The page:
Today's question is:
Do you feel being trans holds you back from your career choice?
This is a somewhat complicated question for me because building my career has in some ways spanned through a "pre" and "post" period: The "pre" being back when people viewed me as a butch woman, and the "post" being after I "passed" and people began viewing me as a man.
As for right now? Not really. The only time it affects me is when I have to deal with a background check that is actually seen by somebody making hiring decisions, and rarely has it actually posed a problem. Documentation is a bigger problem than transphobia. And that makes sense: I am a relatively privileged individual. I'm white, I'm educated, I'm male, people don't really read me as queer, I don't have a particularly non-standard gender presentation.
When I was going to school for Information Technology, though, then it was a bit of a problem... before hormones. I'm reasonably good at figuring things out myself, and my teachers were more than willing to help me out, but in my classes I was surrounded by dipshit cis male libertarian capitalist pieces of shit. When I wasn't on hormones and people read me as a butch woman (despite already having male documents and a male name), it was a regular occurrence that cis men would cut me off or wouldn't allow me space to speak, and since I didn't speak they assumed I didn't know computers very well. And I know what any dipshit cis dudebro reading this probably will say: "Well you just weren't assertive enough."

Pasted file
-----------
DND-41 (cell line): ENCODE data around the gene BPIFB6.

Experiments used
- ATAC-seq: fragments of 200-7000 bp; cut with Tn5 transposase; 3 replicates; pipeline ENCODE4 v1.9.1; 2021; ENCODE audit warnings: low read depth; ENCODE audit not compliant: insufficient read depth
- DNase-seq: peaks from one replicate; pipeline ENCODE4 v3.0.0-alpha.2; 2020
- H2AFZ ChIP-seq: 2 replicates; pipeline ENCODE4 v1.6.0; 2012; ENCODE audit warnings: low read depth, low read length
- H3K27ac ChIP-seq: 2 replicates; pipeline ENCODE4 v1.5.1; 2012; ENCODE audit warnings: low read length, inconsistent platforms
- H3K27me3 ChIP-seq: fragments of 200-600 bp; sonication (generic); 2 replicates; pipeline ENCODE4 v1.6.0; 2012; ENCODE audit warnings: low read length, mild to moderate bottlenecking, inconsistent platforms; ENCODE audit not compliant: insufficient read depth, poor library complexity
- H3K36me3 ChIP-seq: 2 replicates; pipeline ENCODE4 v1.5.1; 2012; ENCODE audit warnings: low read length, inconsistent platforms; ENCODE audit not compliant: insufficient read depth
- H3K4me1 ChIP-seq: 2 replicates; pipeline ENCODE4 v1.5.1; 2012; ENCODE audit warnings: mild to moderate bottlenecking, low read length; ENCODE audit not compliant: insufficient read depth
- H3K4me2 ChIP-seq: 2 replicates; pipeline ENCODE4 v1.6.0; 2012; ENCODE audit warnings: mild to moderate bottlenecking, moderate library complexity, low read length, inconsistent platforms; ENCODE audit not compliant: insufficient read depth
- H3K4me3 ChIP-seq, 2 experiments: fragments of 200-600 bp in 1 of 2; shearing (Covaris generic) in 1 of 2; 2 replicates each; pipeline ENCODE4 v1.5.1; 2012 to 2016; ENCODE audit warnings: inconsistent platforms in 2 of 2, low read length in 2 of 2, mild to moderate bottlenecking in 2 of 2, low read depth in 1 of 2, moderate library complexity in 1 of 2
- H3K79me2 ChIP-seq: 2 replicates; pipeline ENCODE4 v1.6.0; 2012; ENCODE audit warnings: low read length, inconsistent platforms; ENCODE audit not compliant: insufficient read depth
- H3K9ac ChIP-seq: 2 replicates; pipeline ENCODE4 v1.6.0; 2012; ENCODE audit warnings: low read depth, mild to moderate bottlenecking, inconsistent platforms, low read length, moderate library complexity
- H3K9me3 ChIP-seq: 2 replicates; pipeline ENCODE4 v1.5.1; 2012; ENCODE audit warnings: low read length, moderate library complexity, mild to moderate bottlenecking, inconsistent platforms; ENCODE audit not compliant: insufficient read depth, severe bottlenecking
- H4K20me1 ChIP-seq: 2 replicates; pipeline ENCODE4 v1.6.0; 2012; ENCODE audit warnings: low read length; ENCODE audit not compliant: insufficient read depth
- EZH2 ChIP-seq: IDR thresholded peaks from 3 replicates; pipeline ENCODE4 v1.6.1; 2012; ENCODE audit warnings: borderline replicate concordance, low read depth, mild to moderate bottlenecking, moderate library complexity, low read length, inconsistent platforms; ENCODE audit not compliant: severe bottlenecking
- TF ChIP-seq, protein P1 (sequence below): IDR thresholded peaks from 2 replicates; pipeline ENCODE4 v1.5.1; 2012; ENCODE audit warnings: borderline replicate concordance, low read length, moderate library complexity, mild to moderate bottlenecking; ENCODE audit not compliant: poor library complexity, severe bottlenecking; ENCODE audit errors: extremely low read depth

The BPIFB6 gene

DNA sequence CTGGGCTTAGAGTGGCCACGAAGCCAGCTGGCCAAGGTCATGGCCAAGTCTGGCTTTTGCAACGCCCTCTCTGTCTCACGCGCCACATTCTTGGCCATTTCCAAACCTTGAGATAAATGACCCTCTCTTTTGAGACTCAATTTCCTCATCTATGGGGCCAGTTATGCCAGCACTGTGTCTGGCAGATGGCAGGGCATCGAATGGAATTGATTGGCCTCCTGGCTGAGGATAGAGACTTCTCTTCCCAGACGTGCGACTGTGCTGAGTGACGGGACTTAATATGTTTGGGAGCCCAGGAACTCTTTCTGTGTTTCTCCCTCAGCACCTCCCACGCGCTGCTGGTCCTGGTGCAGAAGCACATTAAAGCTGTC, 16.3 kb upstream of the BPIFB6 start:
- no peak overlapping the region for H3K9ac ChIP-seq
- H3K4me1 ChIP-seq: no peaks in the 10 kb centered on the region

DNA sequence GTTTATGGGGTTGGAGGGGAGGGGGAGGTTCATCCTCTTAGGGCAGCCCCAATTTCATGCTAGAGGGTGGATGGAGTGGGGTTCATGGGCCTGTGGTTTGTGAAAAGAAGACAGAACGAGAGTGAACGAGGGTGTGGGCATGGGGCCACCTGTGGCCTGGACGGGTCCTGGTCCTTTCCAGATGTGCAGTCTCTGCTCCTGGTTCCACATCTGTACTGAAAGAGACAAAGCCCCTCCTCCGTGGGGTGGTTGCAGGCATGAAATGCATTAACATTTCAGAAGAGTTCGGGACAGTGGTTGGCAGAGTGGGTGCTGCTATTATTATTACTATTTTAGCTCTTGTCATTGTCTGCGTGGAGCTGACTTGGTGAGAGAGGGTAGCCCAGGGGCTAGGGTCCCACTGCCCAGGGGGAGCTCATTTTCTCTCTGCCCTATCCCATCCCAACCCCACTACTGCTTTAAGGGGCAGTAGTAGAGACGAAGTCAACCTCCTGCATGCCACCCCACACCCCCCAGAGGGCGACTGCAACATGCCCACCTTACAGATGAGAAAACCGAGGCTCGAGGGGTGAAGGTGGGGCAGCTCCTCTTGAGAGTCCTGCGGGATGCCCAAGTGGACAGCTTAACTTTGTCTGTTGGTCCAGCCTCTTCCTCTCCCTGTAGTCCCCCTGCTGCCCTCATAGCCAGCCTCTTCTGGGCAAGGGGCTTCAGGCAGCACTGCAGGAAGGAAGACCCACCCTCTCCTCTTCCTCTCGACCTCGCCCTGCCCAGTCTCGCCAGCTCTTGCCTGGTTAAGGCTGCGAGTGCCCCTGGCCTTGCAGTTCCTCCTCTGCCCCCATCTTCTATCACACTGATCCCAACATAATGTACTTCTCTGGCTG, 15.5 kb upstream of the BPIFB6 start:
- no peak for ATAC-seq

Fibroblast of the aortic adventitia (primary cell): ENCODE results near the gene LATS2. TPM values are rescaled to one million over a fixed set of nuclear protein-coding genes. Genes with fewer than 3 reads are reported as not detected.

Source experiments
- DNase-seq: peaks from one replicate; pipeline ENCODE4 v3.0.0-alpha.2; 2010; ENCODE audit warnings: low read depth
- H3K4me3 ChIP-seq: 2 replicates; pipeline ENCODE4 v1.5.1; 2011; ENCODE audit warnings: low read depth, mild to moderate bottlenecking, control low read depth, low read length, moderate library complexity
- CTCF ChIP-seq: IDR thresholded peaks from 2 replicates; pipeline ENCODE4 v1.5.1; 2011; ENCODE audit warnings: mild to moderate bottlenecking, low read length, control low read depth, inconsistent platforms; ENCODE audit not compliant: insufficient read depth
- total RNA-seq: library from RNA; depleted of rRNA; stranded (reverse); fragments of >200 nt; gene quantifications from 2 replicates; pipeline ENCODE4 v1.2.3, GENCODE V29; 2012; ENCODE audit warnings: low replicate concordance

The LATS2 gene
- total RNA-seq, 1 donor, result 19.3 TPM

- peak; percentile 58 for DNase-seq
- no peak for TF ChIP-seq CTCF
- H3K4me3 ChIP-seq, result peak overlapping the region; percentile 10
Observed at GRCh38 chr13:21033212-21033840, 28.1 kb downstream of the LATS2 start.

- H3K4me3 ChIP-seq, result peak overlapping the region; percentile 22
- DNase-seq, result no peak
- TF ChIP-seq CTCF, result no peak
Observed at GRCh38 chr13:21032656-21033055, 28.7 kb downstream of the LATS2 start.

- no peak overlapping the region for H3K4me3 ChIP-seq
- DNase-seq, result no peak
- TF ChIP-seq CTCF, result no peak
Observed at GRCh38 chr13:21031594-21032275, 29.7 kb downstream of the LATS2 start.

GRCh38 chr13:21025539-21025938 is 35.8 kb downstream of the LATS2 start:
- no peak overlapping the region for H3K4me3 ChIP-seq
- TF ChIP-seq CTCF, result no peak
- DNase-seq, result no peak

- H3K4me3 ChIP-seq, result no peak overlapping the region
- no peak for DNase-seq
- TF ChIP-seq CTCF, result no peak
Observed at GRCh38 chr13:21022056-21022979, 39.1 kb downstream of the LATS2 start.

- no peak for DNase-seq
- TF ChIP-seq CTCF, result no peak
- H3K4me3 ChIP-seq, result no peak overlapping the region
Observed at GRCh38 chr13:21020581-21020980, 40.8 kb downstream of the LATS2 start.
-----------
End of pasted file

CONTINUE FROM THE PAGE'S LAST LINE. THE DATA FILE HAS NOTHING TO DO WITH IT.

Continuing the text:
But after hormones, it just "magically" stopped happening. People let me talk, they didn't cut me off, and people suddenly trusted my understanding more. It was surreal and it was really gross. And I'm certainly not the only trans man who has had that experience. A great number of feminist-minded trans men got that way specifically because we recognized the huge differential of privilege that came with people suddenly seeing us as men.
This is the sort of experience that informs my perceptions when people try making the case that masculine women have privilege compared to other women, as well as people who desperately try to maintain that trans men as individuals have always had male privilege throughout our whole lives. There are some respects where this might change the way we behave; for instance, during high school I deliberately changed a lot of behavior because people called it "feminine," and having a masculine-sounding name is likely to help a woman land an interview. But it really isn't as simple as "masculine privilege."
In a nutshell, most of the issues career-wise I've experienced from being trans were due to misogyny, not necessarily transphobia.